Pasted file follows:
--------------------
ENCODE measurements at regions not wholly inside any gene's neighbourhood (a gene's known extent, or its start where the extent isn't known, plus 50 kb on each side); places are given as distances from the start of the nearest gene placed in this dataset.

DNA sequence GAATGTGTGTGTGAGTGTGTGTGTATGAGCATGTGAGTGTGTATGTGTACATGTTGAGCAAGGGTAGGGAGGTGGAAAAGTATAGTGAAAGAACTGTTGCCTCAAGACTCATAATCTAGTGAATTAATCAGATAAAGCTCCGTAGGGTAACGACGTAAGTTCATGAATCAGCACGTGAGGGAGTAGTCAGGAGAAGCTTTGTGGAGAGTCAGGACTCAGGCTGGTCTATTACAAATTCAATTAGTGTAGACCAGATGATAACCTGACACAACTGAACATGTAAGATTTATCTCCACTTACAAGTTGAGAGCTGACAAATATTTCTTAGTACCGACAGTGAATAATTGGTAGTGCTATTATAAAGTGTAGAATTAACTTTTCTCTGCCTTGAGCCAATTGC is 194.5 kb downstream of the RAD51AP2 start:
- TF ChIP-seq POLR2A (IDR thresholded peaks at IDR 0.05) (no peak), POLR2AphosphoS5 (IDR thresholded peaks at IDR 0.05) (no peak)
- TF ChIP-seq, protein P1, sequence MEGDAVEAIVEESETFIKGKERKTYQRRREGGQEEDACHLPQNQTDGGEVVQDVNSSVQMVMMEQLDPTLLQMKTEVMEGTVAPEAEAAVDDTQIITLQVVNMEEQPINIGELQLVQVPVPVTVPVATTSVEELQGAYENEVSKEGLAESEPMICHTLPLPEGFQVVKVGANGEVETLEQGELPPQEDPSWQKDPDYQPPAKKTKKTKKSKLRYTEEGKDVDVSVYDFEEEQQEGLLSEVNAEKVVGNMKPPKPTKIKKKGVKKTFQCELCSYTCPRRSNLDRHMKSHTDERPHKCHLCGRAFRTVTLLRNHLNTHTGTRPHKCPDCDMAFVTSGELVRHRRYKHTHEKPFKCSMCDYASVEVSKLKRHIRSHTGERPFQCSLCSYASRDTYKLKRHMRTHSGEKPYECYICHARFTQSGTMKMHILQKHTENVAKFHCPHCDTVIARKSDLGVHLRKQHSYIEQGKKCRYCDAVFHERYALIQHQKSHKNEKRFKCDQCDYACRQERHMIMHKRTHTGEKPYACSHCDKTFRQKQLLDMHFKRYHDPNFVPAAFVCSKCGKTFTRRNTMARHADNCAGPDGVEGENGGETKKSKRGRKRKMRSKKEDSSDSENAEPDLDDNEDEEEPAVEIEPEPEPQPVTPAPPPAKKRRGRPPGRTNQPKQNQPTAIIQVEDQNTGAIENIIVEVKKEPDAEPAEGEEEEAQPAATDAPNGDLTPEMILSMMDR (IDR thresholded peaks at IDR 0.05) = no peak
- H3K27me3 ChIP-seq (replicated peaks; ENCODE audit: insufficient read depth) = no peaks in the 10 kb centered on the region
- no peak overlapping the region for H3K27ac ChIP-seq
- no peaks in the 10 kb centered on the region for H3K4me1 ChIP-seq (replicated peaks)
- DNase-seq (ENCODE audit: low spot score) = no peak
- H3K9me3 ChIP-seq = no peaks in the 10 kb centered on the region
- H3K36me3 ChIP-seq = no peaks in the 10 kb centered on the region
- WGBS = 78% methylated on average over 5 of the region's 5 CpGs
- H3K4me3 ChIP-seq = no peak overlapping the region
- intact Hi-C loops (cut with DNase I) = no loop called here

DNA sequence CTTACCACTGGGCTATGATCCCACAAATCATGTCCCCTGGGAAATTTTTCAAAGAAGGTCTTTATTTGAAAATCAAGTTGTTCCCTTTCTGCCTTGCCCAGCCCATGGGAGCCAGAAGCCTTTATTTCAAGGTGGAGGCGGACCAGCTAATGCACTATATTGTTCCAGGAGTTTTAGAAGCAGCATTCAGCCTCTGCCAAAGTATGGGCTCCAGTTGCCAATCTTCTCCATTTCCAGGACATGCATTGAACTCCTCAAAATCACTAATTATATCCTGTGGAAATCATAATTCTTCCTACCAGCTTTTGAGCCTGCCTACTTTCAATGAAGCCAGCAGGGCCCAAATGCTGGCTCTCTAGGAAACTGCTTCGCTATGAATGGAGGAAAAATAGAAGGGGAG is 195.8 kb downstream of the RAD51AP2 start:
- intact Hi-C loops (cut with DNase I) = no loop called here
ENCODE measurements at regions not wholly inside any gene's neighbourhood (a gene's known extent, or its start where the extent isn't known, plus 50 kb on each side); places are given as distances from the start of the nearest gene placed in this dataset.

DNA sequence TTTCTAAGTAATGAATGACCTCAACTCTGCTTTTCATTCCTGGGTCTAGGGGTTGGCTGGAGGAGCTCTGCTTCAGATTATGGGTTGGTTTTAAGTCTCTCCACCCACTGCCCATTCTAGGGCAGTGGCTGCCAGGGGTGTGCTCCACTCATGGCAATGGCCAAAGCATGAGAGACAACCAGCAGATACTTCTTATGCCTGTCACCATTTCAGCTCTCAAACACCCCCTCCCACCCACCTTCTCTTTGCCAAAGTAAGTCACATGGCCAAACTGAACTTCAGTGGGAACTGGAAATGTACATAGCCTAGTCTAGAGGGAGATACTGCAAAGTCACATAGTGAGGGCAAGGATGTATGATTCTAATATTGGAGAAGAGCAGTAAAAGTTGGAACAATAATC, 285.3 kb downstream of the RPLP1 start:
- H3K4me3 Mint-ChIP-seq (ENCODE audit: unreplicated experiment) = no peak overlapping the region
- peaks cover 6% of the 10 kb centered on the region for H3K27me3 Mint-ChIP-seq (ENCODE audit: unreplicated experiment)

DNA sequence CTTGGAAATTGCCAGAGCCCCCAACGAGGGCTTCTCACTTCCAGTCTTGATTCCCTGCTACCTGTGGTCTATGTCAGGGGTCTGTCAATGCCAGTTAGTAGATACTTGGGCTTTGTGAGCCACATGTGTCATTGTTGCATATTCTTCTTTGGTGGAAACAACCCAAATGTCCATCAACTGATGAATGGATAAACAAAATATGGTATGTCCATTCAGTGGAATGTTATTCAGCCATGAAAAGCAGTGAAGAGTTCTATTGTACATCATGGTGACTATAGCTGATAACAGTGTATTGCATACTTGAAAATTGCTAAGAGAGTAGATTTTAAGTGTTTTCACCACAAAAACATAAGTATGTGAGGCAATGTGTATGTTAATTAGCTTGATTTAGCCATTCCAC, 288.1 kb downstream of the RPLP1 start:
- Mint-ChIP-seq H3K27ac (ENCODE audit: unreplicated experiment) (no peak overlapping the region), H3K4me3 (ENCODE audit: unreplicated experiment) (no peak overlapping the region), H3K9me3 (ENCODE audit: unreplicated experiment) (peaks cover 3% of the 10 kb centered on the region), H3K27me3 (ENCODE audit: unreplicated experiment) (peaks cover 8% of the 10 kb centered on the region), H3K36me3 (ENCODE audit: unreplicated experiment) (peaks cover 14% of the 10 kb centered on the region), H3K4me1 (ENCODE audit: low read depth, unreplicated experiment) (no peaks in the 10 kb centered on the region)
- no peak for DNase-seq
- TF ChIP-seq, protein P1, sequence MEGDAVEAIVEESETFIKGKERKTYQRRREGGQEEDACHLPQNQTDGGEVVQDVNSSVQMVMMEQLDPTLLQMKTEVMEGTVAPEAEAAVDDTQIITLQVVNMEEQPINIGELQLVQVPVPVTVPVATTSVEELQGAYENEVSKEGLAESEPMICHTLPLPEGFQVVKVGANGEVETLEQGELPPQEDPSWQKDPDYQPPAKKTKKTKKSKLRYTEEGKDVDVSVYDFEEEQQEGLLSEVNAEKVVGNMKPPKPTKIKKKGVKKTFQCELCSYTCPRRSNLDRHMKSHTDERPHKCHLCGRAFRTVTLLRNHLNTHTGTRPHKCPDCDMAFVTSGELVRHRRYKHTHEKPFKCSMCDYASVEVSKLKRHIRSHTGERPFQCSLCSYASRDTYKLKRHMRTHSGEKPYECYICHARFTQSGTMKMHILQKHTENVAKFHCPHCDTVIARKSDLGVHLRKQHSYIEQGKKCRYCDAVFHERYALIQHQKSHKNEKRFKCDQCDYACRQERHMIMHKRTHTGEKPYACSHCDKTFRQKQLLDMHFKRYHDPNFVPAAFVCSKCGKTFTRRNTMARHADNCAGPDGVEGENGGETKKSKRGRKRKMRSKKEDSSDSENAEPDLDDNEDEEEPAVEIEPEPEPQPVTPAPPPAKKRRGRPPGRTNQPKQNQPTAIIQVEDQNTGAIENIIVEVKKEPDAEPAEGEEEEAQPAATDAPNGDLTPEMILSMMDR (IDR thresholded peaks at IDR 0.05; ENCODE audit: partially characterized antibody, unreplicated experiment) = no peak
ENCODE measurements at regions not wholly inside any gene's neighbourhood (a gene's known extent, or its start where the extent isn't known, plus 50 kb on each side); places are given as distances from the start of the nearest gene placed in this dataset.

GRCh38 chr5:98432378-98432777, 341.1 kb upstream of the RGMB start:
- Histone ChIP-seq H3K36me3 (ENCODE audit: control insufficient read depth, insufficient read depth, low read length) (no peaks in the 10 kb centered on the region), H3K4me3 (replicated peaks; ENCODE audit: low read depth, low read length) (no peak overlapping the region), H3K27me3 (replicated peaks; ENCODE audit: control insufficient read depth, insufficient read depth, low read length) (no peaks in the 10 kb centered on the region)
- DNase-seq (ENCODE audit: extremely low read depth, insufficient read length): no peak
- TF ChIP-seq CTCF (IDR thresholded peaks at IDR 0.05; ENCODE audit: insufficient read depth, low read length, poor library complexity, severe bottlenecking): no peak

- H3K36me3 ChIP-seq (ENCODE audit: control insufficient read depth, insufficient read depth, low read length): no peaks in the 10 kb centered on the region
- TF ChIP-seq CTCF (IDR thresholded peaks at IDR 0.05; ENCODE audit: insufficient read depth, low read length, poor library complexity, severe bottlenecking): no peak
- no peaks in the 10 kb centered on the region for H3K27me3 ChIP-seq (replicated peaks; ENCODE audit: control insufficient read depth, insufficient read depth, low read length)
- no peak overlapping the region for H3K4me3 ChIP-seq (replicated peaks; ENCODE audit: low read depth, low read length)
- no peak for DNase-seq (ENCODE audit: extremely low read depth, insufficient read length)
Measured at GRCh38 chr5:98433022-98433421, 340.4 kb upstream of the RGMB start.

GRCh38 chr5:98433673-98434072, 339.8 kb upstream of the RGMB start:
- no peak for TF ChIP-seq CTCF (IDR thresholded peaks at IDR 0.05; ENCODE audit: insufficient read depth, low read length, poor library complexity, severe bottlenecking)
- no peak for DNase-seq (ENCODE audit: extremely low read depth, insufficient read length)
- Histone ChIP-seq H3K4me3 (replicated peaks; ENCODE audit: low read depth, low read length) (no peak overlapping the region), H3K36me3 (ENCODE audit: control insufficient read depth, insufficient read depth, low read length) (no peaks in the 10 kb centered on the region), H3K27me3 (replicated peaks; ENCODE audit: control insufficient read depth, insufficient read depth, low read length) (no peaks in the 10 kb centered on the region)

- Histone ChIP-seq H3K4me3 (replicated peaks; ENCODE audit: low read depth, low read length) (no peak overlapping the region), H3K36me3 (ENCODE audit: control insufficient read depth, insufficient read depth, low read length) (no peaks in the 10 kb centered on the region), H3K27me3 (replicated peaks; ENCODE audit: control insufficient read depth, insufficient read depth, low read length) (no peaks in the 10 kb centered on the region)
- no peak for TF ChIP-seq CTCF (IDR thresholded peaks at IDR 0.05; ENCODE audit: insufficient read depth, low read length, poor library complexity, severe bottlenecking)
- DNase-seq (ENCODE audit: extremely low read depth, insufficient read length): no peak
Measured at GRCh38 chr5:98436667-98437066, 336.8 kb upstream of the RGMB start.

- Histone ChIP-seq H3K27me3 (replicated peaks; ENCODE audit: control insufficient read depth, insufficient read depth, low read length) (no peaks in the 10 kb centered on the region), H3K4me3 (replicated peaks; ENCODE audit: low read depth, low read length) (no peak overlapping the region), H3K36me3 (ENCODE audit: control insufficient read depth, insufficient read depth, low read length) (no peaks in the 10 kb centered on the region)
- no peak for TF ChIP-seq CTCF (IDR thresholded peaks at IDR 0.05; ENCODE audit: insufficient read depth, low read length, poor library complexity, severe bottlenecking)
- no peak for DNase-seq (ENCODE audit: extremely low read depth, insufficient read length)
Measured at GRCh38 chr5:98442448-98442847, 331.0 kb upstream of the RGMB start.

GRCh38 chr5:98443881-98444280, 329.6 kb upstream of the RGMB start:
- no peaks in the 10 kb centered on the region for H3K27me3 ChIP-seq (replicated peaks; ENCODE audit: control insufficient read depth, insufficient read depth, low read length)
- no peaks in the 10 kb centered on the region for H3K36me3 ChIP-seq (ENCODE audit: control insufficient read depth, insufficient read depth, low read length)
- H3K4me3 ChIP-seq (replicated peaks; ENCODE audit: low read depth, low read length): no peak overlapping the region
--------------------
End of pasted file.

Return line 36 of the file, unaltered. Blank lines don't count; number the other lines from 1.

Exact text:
- no peak for TF ChIP-seq CTCF (IDR thresholded peaks at IDR 0.05; ENCODE audit: insufficient read depth, low read length, poor library complexity, severe bottlenecking)